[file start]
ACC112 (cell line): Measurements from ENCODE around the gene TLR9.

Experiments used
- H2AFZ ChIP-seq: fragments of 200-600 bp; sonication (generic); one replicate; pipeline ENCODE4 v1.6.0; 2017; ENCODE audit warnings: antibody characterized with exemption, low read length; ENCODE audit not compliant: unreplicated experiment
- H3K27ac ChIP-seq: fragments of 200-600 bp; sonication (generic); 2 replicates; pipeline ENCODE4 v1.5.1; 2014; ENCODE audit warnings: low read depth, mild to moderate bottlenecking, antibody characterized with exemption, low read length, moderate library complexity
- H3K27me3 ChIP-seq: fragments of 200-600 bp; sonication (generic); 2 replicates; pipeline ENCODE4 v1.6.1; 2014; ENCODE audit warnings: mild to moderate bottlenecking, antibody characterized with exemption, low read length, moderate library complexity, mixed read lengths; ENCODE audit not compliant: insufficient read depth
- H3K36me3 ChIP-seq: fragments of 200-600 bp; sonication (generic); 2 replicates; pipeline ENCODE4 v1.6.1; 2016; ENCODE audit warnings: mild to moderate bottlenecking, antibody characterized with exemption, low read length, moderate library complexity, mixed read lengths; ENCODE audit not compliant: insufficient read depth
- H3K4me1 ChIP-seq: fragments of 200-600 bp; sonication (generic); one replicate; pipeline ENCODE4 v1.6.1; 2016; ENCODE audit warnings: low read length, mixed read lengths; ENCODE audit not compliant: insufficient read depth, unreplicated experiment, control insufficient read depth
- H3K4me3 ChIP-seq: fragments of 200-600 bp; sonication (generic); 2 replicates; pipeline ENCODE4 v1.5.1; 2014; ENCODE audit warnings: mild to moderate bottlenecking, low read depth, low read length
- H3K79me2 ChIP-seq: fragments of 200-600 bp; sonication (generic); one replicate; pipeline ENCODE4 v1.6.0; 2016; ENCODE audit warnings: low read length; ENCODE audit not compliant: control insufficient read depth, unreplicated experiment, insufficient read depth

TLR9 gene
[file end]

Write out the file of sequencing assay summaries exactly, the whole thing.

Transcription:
ACC112 (cell line): Measurements from ENCODE around the gene TLR9.

Experiments used
- H2AFZ ChIP-seq: fragments of 200-600 bp; sonication (generic); one replicate; pipeline ENCODE4 v1.6.0; 2017; ENCODE audit warnings: antibody characterized with exemption, low read length; ENCODE audit not compliant: unreplicated experiment
- H3K27ac ChIP-seq: fragments of 200-600 bp; sonication (generic); 2 replicates; pipeline ENCODE4 v1.5.1; 2014; ENCODE audit warnings: low read depth, mild to moderate bottlenecking, antibody characterized with exemption, low read length, moderate library complexity
- H3K27me3 ChIP-seq: fragments of 200-600 bp; sonication (generic); 2 replicates; pipeline ENCODE4 v1.6.1; 2014; ENCODE audit warnings: mild to moderate bottlenecking, antibody characterized with exemption, low read length, moderate library complexity, mixed read lengths; ENCODE audit not compliant: insufficient read depth
- H3K36me3 ChIP-seq: fragments of 200-600 bp; sonication (generic); 2 replicates; pipeline ENCODE4 v1.6.1; 2016; ENCODE audit warnings: mild to moderate bottlenecking, antibody characterized with exemption, low read length, moderate library complexity, mixed read lengths; ENCODE audit not compliant: insufficient read depth
- H3K4me1 ChIP-seq: fragments of 200-600 bp; sonication (generic); one replicate; pipeline ENCODE4 v1.6.1; 2016; ENCODE audit warnings: low read length, mixed read lengths; ENCODE audit not compliant: insufficient read depth, unreplicated experiment, control insufficient read depth
- H3K4me3 ChIP-seq: fragments of 200-600 bp; sonication (generic); 2 replicates; pipeline ENCODE4 v1.5.1; 2014; ENCODE audit warnings: mild to moderate bottlenecking, low read depth, low read length
- H3K79me2 ChIP-seq: fragments of 200-600 bp; sonication (generic); one replicate; pipeline ENCODE4 v1.6.0; 2016; ENCODE audit warnings: low read length; ENCODE audit not compliant: control insufficient read depth, unreplicated experiment, insufficient read depth

TLR9 gene